Jet streams are important in controlling temperature, cloudiness and precipitation at midlatitudes because they induce vertical motions in the troposphere; subsidence usually means fine weather, while uplift can lead to rainfall. The place of greatest uplift is on the poleward side of the exit of a jet streak, called the delta region (Figure 12.15) where two causes of upper-level divergence combine. First, there is that due to acceleration from cyclonic to anticyclonic rotation at the exit of the jet streak, and, second, that caused by the momentum of the jet's air at the exit which generates divergence on the right-hand side because of a temporary excess of leftwards Coriolis acceleration (Note 12.L). The 'delta region' is seen in satellite pictures of clouds to be about 1,000 km across and triangular, like the Greek letter delta.
Uplift due to a jet causes low-level convergence and hence a surface low which may grow into a frontal disturbance and then a storm (Chapter 13). The frontal disturbances are responsible for alternations of cold and warm, wet and dry weather in midlatitudes. The storms have led to the belt of highest jet-stream activity being called the storm track. It is centred at about 47°S in both winter and summer, which is clear of Australia, South Africa and (just) New Zealand, but not South America, which extends to 56°S. Slight movement of the storm track, due to changes in ocean circulation for instance, can significantly alter climates locally.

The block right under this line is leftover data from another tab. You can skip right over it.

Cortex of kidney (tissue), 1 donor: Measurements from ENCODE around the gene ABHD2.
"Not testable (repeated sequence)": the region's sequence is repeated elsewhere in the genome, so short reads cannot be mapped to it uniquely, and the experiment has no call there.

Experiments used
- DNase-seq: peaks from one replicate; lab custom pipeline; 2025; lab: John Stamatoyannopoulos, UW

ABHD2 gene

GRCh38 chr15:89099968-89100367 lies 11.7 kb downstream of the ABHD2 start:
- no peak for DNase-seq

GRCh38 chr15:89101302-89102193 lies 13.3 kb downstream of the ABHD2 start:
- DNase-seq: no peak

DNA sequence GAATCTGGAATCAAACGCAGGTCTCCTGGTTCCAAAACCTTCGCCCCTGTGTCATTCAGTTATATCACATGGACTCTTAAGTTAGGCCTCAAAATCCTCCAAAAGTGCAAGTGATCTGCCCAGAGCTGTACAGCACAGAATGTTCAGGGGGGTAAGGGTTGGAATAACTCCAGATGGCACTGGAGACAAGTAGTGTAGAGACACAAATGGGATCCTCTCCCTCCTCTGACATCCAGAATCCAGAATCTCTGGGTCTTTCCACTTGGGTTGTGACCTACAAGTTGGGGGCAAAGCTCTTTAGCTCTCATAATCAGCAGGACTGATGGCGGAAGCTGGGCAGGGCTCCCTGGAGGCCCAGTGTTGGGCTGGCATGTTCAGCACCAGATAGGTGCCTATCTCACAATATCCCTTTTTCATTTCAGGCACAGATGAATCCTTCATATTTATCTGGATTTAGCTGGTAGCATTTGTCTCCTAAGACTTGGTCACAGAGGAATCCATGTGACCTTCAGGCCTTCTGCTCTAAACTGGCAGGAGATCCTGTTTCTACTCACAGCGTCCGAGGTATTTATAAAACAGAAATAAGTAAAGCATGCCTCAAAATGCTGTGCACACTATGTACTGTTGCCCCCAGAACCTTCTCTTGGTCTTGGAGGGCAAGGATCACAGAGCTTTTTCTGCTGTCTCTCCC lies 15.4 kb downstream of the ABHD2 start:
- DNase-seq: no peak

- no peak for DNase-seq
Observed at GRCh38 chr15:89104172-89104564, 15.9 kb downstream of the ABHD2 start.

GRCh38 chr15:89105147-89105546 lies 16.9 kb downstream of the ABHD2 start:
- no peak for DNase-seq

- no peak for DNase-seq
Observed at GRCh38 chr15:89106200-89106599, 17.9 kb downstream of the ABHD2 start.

Jet streaks are also linked with Clear Air Turbulence, a little-understood hazard to aviation (Note 12.M).
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